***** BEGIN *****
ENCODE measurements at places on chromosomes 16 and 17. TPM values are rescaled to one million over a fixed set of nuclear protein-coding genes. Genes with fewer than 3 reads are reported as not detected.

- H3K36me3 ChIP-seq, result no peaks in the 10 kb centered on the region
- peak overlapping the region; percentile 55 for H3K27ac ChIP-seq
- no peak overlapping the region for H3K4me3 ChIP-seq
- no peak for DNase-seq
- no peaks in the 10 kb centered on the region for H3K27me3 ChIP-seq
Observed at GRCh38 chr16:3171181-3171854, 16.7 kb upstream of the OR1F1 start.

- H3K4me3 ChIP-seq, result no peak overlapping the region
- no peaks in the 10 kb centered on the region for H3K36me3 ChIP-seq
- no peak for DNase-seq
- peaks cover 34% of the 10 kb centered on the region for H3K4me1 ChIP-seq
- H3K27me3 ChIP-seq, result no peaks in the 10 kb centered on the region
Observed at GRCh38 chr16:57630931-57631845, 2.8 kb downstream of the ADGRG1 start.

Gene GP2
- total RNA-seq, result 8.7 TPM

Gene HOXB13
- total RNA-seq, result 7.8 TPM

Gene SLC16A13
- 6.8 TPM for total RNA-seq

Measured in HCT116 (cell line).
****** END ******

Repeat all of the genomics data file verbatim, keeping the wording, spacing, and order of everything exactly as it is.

ENCODE measurements at places on chromosomes 16 and 17. TPM values are rescaled to one million over a fixed set of nuclear protein-coding genes. Genes with fewer than 3 reads are reported as not detected.

- H3K36me3 ChIP-seq, result no peaks in the 10 kb centered on the region
- peak overlapping the region; percentile 55 for H3K27ac ChIP-seq
- no peak overlapping the region for H3K4me3 ChIP-seq
- no peak for DNase-seq
- no peaks in the 10 kb centered on the region for H3K27me3 ChIP-seq
Observed at GRCh38 chr16:3171181-3171854, 16.7 kb upstream of the OR1F1 start.

- H3K4me3 ChIP-seq, result no peak overlapping the region
- no peaks in the 10 kb centered on the region for H3K36me3 ChIP-seq
- no peak for DNase-seq
- peaks cover 34% of the 10 kb centered on the region for H3K4me1 ChIP-seq
- H3K27me3 ChIP-seq, result no peaks in the 10 kb centered on the region
Observed at GRCh38 chr16:57630931-57631845, 2.8 kb downstream of the ADGRG1 start.

Gene GP2
- total RNA-seq, result 8.7 TPM

Gene HOXB13
- total RNA-seq, result 7.8 TPM

Gene SLC16A13
- 6.8 TPM for total RNA-seq

Measured in HCT116 (cell line).